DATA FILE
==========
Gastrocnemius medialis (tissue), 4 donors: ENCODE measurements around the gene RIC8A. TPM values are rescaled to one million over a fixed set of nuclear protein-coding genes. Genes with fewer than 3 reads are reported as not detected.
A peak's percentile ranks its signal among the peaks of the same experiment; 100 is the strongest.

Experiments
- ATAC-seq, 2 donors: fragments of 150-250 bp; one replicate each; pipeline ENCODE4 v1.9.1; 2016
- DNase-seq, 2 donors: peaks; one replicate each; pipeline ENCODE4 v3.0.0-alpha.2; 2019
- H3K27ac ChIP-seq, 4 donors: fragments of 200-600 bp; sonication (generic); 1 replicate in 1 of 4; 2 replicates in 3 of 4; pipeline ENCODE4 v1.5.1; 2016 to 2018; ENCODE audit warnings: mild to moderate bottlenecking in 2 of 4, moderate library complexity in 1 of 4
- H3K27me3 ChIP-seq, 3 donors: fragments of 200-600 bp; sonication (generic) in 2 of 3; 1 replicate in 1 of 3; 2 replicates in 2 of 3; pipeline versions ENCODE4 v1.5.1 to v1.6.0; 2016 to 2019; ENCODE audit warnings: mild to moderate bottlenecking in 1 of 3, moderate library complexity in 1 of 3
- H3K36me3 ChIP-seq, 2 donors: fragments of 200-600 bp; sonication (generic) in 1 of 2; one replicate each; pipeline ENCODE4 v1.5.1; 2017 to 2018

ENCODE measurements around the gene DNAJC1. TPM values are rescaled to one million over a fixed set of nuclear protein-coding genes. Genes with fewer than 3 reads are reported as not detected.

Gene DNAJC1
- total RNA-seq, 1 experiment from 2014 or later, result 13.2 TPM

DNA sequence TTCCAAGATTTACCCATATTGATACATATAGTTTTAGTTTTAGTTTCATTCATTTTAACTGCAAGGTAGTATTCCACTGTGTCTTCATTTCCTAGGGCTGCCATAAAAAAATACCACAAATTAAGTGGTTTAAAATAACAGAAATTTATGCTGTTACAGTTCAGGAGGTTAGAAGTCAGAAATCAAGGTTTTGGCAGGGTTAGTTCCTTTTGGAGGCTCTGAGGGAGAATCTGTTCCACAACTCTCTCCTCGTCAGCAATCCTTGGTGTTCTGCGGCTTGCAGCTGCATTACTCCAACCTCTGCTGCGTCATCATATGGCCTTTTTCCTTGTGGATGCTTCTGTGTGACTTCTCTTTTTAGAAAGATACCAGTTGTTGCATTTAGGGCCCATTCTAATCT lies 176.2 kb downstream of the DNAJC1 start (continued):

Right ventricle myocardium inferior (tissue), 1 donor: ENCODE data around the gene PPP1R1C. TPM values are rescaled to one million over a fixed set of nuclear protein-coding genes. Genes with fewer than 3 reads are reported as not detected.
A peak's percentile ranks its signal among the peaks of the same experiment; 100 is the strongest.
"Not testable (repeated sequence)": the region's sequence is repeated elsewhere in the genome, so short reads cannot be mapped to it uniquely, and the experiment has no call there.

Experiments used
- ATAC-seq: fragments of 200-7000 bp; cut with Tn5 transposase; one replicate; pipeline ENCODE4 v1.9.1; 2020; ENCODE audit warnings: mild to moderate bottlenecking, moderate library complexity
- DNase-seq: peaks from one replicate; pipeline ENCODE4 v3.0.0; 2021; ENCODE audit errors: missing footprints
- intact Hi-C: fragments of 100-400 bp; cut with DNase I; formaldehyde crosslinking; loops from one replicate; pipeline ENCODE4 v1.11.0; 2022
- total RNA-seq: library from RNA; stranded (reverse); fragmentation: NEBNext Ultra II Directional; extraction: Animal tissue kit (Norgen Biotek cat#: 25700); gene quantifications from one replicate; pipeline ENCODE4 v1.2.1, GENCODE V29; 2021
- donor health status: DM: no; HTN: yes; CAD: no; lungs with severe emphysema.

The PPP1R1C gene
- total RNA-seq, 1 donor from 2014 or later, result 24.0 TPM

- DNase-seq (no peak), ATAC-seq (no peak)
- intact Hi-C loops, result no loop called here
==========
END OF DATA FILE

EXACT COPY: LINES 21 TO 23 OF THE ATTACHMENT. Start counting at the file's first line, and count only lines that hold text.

- donor health status: DM: no; HTN: yes; CAD: no; lungs with severe emphysema.

The PPP1R1C gene
- total RNA-seq, 1 donor from 2014 or later, result 24.0 TPM